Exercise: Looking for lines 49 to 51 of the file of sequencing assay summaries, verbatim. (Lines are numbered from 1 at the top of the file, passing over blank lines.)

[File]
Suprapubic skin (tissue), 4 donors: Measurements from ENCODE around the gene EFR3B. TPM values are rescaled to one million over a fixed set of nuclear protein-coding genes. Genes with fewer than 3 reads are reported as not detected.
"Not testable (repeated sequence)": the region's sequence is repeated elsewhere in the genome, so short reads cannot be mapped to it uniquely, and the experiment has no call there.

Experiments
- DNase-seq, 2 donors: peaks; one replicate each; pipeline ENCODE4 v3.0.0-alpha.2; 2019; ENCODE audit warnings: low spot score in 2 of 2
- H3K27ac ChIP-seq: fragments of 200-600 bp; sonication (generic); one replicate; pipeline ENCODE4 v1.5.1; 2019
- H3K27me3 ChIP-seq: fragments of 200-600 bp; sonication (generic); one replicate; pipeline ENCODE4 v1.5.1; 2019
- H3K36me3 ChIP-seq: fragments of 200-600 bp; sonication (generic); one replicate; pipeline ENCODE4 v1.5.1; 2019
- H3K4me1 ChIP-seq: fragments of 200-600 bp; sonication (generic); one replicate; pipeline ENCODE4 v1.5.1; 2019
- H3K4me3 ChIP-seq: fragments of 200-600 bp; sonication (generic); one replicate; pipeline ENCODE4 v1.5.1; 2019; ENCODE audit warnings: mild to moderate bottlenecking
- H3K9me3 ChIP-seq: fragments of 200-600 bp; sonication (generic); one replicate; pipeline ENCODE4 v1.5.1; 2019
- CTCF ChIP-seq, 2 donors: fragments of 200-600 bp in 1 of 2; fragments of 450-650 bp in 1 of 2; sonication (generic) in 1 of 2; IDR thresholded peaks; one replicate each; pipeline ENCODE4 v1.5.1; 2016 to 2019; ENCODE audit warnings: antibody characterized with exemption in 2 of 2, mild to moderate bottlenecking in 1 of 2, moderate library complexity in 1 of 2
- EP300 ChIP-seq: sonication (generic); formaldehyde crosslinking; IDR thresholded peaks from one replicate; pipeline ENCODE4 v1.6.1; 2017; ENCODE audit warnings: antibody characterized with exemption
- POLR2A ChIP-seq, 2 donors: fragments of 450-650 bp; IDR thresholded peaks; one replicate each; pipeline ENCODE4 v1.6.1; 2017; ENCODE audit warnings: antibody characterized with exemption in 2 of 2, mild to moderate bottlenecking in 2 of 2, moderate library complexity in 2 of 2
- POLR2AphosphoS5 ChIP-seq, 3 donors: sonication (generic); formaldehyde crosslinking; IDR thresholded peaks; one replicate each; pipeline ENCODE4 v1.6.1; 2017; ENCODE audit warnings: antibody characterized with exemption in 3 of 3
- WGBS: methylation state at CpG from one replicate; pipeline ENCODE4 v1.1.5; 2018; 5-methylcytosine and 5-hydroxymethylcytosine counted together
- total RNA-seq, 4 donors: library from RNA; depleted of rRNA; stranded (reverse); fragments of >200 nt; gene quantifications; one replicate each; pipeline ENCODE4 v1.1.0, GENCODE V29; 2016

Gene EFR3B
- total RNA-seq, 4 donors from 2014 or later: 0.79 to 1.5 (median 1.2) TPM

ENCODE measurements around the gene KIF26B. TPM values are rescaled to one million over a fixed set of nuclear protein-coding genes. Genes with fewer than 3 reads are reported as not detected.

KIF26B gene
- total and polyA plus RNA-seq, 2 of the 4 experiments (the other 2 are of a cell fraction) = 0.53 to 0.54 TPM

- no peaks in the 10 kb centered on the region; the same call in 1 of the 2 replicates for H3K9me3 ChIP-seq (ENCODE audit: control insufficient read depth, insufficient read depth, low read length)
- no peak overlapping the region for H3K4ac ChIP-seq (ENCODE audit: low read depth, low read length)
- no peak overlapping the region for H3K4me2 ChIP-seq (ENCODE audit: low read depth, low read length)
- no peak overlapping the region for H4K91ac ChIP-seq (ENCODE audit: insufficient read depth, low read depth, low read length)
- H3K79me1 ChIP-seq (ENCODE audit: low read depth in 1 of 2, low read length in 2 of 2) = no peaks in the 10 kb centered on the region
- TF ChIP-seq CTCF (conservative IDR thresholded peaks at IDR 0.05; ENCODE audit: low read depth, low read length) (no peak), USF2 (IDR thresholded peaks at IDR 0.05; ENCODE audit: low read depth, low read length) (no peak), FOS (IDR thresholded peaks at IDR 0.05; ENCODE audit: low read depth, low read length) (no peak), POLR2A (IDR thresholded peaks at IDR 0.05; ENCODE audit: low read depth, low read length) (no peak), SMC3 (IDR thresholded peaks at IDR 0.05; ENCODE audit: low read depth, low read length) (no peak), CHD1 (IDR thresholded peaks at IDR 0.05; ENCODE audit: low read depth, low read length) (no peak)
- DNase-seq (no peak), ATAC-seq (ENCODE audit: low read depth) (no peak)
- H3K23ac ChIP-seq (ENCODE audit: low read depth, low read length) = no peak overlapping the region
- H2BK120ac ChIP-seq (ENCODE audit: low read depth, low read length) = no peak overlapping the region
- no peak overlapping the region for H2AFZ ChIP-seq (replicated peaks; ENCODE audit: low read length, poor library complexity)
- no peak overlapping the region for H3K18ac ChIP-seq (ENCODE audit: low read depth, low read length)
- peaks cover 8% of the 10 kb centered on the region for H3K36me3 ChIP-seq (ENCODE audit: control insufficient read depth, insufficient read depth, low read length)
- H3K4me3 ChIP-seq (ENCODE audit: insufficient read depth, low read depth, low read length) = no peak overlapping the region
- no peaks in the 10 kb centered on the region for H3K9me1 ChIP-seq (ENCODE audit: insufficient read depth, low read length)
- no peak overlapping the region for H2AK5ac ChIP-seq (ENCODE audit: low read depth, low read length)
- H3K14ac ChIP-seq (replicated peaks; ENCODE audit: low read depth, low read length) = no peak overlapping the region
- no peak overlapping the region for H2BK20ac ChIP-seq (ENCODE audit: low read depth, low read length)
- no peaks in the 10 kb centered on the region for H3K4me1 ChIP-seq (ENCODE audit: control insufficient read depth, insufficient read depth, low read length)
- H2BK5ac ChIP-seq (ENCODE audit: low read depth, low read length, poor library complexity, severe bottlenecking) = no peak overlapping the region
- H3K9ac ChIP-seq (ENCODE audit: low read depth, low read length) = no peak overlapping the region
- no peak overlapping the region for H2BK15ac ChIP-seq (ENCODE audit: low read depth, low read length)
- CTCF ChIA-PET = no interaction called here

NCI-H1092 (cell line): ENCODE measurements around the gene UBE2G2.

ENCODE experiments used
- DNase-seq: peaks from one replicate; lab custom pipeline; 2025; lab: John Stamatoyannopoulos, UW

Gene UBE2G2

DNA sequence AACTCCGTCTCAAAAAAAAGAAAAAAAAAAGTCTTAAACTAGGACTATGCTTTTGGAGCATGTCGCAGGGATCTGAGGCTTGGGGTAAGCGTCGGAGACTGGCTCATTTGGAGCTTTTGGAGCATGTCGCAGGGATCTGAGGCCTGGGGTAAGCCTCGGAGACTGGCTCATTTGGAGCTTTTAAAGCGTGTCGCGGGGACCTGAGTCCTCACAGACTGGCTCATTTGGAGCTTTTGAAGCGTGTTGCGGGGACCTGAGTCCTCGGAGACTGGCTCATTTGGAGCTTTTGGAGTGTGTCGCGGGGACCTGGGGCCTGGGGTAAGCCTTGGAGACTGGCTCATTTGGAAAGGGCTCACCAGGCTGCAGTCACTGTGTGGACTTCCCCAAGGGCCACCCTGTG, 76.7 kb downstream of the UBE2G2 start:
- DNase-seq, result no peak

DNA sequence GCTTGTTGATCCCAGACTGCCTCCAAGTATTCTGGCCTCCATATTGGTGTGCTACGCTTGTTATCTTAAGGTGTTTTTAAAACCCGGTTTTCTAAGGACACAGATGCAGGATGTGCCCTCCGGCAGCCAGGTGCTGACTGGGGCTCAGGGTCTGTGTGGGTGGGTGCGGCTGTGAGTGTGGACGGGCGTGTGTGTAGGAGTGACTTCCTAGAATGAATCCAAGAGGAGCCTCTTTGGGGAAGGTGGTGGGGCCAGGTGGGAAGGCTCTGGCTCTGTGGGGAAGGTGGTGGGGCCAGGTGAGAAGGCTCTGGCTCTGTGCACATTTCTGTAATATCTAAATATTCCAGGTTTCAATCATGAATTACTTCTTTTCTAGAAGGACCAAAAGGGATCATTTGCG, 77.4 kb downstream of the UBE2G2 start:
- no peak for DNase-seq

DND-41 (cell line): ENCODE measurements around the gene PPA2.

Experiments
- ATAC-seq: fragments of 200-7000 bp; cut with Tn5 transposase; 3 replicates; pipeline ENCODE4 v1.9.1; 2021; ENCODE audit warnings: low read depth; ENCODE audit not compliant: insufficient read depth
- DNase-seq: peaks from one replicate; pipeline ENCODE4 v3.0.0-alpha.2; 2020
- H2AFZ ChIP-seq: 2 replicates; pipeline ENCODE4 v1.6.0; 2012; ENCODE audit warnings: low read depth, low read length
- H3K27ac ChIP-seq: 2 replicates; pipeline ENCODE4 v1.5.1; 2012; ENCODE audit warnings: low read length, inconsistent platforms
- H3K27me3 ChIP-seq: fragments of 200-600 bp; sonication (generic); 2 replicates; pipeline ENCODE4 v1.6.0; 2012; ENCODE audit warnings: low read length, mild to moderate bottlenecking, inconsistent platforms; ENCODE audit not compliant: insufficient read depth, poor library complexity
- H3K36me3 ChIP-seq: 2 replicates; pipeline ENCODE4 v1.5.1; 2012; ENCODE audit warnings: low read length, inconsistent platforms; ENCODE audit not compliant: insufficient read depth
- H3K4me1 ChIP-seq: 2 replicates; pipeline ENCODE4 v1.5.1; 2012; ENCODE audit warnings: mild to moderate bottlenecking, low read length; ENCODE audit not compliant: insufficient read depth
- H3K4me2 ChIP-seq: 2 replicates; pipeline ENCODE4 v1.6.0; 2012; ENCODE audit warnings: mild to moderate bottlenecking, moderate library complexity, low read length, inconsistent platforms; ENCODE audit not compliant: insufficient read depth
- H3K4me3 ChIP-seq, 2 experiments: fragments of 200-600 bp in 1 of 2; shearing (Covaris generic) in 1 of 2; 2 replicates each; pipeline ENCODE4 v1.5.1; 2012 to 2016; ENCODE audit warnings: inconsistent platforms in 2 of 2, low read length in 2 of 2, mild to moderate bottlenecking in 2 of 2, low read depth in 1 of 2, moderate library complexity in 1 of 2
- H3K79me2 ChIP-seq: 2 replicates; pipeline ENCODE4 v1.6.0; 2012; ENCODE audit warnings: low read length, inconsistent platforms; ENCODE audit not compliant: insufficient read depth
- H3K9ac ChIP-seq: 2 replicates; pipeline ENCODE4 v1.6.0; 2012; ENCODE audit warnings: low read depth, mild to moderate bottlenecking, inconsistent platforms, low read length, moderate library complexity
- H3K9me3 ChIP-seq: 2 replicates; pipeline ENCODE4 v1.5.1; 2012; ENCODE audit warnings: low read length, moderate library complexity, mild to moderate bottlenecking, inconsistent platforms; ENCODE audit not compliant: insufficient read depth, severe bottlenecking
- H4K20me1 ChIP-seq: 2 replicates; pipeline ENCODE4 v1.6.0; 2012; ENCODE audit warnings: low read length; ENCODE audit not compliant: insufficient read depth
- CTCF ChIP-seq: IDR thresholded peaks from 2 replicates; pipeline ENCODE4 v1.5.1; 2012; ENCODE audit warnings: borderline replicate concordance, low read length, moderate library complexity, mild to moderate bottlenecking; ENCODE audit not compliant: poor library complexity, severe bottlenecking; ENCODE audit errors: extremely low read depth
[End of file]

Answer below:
- DNase-seq, result no peak

DNA sequence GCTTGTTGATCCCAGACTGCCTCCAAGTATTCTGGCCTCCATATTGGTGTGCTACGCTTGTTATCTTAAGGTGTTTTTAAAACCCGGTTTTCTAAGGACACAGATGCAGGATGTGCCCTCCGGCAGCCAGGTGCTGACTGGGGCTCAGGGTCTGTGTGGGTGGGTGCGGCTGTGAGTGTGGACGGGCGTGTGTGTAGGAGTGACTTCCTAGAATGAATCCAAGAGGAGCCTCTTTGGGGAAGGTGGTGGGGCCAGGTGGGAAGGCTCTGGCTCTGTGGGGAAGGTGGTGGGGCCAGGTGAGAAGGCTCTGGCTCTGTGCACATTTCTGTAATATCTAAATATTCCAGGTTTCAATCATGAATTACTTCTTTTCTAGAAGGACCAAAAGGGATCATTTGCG, 77.4 kb downstream of the UBE2G2 start:
- no peak for DNase-seq